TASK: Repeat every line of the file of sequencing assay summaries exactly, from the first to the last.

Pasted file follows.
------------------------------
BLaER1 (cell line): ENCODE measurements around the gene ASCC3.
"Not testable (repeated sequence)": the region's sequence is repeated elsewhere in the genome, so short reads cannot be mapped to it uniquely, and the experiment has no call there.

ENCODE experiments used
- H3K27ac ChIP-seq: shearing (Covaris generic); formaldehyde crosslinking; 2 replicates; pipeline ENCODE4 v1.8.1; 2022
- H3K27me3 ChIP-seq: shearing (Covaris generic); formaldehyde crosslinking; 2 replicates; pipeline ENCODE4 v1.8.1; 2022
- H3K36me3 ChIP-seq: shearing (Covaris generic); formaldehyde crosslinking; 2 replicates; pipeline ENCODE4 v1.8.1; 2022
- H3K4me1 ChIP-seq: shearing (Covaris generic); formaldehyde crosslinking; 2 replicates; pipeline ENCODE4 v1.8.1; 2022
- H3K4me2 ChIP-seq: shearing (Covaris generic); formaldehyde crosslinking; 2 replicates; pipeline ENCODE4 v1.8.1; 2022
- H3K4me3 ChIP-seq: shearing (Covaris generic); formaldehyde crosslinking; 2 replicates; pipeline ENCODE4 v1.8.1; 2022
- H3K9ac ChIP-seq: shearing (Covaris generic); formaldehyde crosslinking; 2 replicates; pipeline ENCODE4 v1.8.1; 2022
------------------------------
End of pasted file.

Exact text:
BLaER1 (cell line): ENCODE measurements around the gene ASCC3.
"Not testable (repeated sequence)": the region's sequence is repeated elsewhere in the genome, so short reads cannot be mapped to it uniquely, and the experiment has no call there.

ENCODE experiments used
- H3K27ac ChIP-seq: shearing (Covaris generic); formaldehyde crosslinking; 2 replicates; pipeline ENCODE4 v1.8.1; 2022
- H3K27me3 ChIP-seq: shearing (Covaris generic); formaldehyde crosslinking; 2 replicates; pipeline ENCODE4 v1.8.1; 2022
- H3K36me3 ChIP-seq: shearing (Covaris generic); formaldehyde crosslinking; 2 replicates; pipeline ENCODE4 v1.8.1; 2022
- H3K4me1 ChIP-seq: shearing (Covaris generic); formaldehyde crosslinking; 2 replicates; pipeline ENCODE4 v1.8.1; 2022
- H3K4me2 ChIP-seq: shearing (Covaris generic); formaldehyde crosslinking; 2 replicates; pipeline ENCODE4 v1.8.1; 2022
- H3K4me3 ChIP-seq: shearing (Covaris generic); formaldehyde crosslinking; 2 replicates; pipeline ENCODE4 v1.8.1; 2022
- H3K9ac ChIP-seq: shearing (Covaris generic); formaldehyde crosslinking; 2 replicates; pipeline ENCODE4 v1.8.1; 2022